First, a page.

TWU alumna, faculty member uses teaching, research to inspire students
October 13, 2021 – DALLAS – At Texas Woman’s School of Physical Therapy, teaching and research go hand in hand, as alumna and Assistant Professor Hui-Ting Goh, PhD, has discovered by merging her two passions, benefitting her students and stroke patients in the process.
Born and raised in Malaysia, Goh was inspired to pursue physical therapy when she saw a newspaper picture of a physical therapist treating a child with Down syndrome.
“That was one of the happiest pictures I had seen,” she said. “The most enjoyable moments of this profession are the smiles on the people we serve.”
Goh worked as a full-time clinician in Taiwan, where she received her entry-level physical therapy degree. She decided to continue her education at TWU and earn her MS in Physical Therapy after moving to the United States with her husband, who was attending a PhD program at UT Southwestern.
“I considered myself lucky as the flexibility of the program and the caring nature of the faculty provided me a lot of opportunities that eventually led me to research,” she said.
Goh also discovered a love of teaching while earning her PhD at the University of Southern California, which was a welcomed surprise.
“When I pursued my PhD degree, I knew that I needed to teach as an academic, so it was kind of a packaged deal,” she said. “But to my surprise, I really enjoyed teaching. I think the best moments are not when my students do well on their exams or they like my teaching content, but when they tell me that they learn from me and thank me for inspiring them to pursue research.”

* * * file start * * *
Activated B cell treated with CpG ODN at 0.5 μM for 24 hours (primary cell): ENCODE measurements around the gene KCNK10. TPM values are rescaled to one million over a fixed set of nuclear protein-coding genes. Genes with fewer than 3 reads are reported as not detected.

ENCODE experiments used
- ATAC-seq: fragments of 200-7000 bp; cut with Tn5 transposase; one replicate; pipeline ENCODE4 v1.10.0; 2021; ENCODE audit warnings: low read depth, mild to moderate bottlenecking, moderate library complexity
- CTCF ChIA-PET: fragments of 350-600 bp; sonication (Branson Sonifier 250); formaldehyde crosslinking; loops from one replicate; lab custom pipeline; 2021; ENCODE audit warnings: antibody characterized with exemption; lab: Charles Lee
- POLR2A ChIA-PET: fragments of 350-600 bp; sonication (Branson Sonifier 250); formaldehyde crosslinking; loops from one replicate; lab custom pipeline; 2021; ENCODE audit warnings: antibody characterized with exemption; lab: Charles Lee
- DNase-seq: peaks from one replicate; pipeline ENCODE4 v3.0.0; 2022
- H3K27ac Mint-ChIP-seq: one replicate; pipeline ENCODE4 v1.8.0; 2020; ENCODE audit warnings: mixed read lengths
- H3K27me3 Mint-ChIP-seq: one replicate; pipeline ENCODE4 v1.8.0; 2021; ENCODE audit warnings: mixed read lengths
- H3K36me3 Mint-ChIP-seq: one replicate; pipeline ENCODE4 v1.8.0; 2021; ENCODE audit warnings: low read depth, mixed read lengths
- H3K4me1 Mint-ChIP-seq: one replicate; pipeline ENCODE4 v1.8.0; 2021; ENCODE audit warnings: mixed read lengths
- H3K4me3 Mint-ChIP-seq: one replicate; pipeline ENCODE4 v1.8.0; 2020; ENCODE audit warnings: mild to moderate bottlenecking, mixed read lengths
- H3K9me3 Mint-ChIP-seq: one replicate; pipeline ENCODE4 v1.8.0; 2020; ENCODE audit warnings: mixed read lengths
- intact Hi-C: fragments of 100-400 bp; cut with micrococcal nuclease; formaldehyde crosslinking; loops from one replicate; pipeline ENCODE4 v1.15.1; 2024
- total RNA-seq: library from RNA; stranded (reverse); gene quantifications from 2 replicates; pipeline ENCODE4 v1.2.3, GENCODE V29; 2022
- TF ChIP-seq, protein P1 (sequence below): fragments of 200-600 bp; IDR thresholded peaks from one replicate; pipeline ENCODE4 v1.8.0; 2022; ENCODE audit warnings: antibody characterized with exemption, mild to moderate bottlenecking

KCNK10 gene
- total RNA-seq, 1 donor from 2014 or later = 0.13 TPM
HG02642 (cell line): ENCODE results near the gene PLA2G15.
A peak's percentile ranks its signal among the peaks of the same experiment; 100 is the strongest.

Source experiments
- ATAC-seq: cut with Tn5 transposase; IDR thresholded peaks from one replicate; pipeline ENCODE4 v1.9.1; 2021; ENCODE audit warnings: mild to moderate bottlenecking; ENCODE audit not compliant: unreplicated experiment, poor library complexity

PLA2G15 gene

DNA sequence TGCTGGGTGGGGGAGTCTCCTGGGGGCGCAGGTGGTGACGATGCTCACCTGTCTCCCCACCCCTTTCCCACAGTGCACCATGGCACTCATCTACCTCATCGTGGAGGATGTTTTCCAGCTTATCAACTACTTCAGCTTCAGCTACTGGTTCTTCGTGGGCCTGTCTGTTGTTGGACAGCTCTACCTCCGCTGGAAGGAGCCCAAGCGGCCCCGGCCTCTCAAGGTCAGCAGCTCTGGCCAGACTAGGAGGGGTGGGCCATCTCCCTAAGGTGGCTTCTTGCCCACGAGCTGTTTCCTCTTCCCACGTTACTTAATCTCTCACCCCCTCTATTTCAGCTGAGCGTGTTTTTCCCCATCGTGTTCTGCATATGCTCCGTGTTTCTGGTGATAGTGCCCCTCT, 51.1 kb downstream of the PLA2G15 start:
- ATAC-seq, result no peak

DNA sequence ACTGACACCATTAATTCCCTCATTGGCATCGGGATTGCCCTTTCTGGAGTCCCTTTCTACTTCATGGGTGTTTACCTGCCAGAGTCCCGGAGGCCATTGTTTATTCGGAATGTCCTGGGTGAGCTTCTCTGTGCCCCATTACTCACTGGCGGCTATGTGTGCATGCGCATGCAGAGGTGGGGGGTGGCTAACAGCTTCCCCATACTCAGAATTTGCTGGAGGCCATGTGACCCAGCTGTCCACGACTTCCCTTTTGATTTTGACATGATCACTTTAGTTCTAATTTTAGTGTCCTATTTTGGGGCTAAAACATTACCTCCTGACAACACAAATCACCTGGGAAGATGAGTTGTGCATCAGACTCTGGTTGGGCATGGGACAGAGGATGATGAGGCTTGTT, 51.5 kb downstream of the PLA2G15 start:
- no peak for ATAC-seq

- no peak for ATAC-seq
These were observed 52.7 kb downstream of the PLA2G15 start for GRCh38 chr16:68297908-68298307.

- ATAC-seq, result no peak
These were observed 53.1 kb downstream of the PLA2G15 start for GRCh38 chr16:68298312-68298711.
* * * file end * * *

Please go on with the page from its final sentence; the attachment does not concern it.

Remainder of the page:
Fortunately, Goh is able to do both at TWU, where she teaches at the TWU T. Boone Pickens Institute of Health Sciences - Dallas Center and performs research with the Stroke Center – Dallas.
Her research focuses on understanding the underlying mechanisms of stroke deficits and stroke recovery. Currently, she and her research team are studying post-stroke fatigue, a debilitating complication affecting many stroke survivors. She also is about to complete a pilot study to identify a potential neural mechanism related to post-stroke fatigue. Her next step is to develop a novel intervention, non-invasive brain stimulation, to manage it.
Goh remains thankful to TWU for the opportunities and encouragement to perform research.
“The School of Physical Therapy provides a lot of freedom and resources that allow me to pursue the questions that intrigue me, even though sometimes they are not immediately available for clinical application,” she said. “Also, the Office of Research and Sponsored Programs is incredible with their administrative support, internal funding opportunities and training opportunities. Being in the same building as the Stroke Center-Dallas and in the Medical District provides plenty of resources to conduct my research as well, and I am very thankful.”
Goh also involves her students in her research as much as possible, knowing how vital it is for them to receive hands-on experience.
“Almost all of the students working on our projects presented their projects at national conferences, and some co-authored the publications generated from these projects,” she said. “I am very proud of them and hope they carry on the passion for research that I have myself.”
No doubt many of them will thanks to Goh’s guidance and stellar example.
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Page last updated 9:06 AM, October 13, 2021